Skip to main content

Siliceous and non-nutritious: nitrogen limitation increases anti-herbivore silicon defenses in a model grass

Cite this dataset

Johnson, Scott (2021). Siliceous and non-nutritious: nitrogen limitation increases anti-herbivore silicon defenses in a model grass [Dataset]. Dryad.


Silicon (Si) accumulation alleviates a diverse array of environmental stresses in many plants, including conferring physical resistance against insect herbivores. It has been hypothesised that grasses, in particular, utilise ‘low metabolic cost’ Si for structural and defensive roles under nutrient limitation. While carbon (C) concentrations often negatively correlate with Si concentrations, the relationship between nitrogen (N) status and Si is more variable. Moreover, the impacts of N limitation on constitutive physical Si defences (e.g. silica and prickle cells) against herbivores are unknown. We determined how N limitation affected Si deposition in the model grass Brachypodium distachyon and how changes in these constitutive defences impacted insect herbivore (Helicoverpa armigera) growth rates. We used scanning electron microscopy (SEM) and energy dispersive X-ray spectrometry in conjunction with X-ray mapping (XRM) to quantify physical structures on leaves and determine Si deposition patterns. We also determined how N limitation and Si supply impacted the jasmonic acid (JA) pathway, the master-regulator of induced defences against arthropod herbivores. N limitation reduced shoot growth by over 40%, but increased root mass (+21%), leaf Si concentrations (+50%) and the density of silica (+28%) and flattened prickle (+76%) cells. EDS and XRM established that Si was being deposited in these structures, together with hooked prickle cells and macro-hairs. Herbivore relative growth rates (RGR) were more than 115% lower in Si supplied plants compared to plants without Si supply and negatively correlated with leaf Si concentration and silica cell density. RGR was further reduced by N limitation and positively correlated with leaf N concentrations. Increases in JA concentrations following induction of the JA pathway were at least doubled by N limitation. Si accumulation and deposition were highly regulated by N availability, with N limitation promoting both constitutive Si physical defences and induction of the JA defensive pathway, in line with the resource availability hypothesis. These results indicate that grasses use ‘low cost Si’ when resources are limited and suggests that plant productivity may benefit from optimising conventional fertilisers and Si fertilisation.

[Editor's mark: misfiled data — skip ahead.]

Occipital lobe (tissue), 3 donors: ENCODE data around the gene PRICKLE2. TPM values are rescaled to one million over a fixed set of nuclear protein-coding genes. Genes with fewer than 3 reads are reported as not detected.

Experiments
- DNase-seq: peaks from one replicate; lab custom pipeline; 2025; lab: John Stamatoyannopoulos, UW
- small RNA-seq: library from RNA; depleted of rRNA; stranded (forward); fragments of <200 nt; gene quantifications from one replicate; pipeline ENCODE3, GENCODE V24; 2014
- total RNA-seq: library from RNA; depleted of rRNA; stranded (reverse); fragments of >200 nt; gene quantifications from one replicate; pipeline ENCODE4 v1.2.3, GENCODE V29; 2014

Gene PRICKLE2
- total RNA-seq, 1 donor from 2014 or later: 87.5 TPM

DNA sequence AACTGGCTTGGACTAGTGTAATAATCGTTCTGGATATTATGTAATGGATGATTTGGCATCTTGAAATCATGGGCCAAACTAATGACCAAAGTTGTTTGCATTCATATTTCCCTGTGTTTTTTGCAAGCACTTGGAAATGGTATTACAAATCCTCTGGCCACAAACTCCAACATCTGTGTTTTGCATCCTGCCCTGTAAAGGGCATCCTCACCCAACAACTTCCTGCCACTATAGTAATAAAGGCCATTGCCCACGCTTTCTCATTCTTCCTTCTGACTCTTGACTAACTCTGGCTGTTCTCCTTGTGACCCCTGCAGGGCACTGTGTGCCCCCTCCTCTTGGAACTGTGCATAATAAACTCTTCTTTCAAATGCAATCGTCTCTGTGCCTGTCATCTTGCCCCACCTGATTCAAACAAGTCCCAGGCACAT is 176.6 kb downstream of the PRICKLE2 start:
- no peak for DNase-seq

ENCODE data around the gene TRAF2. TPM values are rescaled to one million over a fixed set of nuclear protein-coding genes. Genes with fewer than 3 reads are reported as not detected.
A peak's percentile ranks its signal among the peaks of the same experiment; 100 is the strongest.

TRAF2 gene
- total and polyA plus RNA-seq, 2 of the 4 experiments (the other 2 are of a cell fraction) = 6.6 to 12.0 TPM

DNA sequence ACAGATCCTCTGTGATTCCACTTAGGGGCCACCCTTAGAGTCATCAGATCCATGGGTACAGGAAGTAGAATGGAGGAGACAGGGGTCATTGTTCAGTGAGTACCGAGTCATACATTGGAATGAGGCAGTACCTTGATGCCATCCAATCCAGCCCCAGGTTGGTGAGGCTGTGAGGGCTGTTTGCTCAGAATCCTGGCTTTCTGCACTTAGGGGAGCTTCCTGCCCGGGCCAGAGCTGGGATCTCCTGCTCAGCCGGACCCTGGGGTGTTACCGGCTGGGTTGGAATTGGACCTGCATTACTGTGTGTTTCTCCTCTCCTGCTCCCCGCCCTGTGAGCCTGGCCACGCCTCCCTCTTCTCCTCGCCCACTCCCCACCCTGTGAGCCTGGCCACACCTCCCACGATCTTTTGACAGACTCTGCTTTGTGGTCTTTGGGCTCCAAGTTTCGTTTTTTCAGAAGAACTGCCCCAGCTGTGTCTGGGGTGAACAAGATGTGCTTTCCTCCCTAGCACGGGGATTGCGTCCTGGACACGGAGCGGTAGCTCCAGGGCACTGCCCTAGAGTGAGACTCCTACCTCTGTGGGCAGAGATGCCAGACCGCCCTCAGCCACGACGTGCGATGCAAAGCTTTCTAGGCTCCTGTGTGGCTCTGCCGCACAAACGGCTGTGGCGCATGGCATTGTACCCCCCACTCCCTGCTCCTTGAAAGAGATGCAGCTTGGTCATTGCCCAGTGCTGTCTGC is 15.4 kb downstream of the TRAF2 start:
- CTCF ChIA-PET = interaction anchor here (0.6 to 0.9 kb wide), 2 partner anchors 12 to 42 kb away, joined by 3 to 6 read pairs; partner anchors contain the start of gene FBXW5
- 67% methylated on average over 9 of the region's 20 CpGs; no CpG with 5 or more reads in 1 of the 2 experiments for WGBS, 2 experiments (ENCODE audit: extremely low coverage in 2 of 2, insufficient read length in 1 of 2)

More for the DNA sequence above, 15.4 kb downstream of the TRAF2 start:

Australian Research Council, Award: FT170100342